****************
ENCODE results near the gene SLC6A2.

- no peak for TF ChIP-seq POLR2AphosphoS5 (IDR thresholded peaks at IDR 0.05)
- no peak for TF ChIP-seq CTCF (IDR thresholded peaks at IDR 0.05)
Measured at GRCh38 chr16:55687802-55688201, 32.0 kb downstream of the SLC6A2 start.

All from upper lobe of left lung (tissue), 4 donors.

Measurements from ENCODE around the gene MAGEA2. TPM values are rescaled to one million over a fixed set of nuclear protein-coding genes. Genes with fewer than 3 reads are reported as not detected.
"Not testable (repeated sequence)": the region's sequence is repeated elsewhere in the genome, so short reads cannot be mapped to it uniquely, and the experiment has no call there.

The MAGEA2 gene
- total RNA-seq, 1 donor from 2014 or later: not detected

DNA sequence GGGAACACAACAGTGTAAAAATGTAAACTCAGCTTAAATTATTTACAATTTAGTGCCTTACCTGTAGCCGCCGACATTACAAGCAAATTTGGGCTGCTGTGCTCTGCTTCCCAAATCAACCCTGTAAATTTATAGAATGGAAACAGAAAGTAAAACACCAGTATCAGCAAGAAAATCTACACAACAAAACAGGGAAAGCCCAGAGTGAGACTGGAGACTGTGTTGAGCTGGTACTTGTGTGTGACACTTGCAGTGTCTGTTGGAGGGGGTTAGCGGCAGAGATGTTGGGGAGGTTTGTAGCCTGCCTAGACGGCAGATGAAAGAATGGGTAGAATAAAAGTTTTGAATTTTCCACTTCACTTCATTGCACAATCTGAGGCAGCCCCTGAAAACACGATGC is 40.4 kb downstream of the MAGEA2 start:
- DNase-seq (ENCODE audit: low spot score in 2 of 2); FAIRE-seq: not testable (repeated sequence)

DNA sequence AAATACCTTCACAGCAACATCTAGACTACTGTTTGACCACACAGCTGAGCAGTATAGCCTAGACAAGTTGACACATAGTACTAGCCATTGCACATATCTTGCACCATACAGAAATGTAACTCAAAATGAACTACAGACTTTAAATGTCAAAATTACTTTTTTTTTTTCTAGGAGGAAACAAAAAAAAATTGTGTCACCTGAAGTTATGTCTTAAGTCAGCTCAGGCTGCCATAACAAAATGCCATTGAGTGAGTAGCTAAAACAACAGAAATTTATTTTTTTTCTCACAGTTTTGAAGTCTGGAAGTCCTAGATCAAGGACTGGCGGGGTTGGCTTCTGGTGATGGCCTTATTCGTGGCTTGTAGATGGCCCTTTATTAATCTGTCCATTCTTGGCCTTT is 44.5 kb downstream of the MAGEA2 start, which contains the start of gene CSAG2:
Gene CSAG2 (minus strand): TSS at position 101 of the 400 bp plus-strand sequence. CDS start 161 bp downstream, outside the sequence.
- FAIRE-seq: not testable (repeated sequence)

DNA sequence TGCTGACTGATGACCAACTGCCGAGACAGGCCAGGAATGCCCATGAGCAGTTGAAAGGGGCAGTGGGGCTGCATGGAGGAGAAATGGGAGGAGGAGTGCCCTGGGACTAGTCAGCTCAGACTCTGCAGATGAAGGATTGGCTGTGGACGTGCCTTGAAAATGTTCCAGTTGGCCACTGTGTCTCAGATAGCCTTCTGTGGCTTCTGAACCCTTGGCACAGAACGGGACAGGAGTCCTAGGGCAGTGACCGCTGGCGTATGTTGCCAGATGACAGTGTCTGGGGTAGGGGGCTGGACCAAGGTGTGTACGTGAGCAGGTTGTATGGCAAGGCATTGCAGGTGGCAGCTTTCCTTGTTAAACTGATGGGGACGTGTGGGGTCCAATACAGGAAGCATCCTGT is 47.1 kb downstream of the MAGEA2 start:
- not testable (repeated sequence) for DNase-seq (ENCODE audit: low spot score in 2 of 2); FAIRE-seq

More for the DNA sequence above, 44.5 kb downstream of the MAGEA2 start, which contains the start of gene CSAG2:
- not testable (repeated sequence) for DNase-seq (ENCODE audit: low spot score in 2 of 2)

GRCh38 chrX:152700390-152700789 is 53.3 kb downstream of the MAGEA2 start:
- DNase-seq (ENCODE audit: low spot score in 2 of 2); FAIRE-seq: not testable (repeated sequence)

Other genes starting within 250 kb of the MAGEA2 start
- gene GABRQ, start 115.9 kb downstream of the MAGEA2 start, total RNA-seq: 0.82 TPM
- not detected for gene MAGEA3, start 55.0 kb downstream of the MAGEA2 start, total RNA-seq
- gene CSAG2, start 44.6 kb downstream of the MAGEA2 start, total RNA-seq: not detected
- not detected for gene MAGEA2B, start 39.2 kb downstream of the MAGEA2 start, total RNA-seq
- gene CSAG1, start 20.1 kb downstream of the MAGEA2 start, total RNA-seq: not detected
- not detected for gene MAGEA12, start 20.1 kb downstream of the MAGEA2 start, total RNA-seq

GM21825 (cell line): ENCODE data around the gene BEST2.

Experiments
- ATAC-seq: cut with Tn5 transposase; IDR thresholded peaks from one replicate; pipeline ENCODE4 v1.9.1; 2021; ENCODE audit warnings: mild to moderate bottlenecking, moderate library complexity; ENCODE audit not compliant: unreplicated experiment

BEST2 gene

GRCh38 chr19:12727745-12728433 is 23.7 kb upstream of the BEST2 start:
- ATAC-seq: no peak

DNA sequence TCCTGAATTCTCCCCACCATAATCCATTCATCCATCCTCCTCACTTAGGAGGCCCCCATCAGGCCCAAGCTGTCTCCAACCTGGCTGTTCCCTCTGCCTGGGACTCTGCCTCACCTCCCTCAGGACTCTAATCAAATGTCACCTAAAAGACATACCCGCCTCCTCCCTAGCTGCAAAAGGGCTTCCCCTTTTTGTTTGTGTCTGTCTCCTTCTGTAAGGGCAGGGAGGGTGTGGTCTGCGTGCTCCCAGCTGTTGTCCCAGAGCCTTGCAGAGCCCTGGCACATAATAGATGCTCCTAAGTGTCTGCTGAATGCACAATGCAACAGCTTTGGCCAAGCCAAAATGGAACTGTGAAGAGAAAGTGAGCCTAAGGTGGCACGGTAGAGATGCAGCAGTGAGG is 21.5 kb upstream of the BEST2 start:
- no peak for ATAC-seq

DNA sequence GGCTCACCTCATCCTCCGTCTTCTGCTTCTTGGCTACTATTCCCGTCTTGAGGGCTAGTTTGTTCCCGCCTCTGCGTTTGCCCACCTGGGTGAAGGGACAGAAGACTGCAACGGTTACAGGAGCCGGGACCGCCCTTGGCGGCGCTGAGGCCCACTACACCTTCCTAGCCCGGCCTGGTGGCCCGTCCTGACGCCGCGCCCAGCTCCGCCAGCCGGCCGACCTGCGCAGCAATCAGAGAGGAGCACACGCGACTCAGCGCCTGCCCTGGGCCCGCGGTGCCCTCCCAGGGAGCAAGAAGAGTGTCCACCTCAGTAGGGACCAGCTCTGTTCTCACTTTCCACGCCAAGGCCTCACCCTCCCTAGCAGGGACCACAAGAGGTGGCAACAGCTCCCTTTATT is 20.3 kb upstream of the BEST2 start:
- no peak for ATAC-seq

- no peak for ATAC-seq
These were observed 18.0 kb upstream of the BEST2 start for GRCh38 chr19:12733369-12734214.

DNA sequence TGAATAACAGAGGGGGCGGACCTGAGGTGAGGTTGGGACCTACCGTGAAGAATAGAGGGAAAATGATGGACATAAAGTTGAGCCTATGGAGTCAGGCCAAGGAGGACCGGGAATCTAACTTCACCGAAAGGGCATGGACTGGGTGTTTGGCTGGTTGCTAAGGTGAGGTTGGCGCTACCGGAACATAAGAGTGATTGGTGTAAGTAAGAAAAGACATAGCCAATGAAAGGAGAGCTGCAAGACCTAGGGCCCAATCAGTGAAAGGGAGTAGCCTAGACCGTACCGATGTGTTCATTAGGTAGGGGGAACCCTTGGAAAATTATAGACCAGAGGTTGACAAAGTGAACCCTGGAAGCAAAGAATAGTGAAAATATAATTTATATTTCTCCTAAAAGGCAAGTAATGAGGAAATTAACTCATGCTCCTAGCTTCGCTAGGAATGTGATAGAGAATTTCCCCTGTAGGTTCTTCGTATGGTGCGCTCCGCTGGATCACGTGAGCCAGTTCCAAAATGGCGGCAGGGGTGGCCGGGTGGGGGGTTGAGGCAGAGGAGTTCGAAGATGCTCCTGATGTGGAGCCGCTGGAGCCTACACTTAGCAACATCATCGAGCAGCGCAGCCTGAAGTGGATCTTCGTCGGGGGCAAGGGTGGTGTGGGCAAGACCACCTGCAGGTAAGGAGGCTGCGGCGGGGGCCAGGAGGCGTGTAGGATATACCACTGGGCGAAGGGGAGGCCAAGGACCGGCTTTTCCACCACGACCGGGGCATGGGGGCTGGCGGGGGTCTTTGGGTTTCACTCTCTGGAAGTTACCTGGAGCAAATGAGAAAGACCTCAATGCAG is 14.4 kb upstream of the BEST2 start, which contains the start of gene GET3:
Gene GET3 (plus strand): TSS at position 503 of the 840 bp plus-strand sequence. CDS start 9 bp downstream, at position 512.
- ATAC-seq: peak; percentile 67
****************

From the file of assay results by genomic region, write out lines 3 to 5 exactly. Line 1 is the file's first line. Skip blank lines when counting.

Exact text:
- no peak for TF ChIP-seq CTCF (IDR thresholded peaks at IDR 0.05)
Measured at GRCh38 chr16:55687802-55688201, 32.0 kb downstream of the SLC6A2 start.

All from upper lobe of left lung (tissue), 4 donors.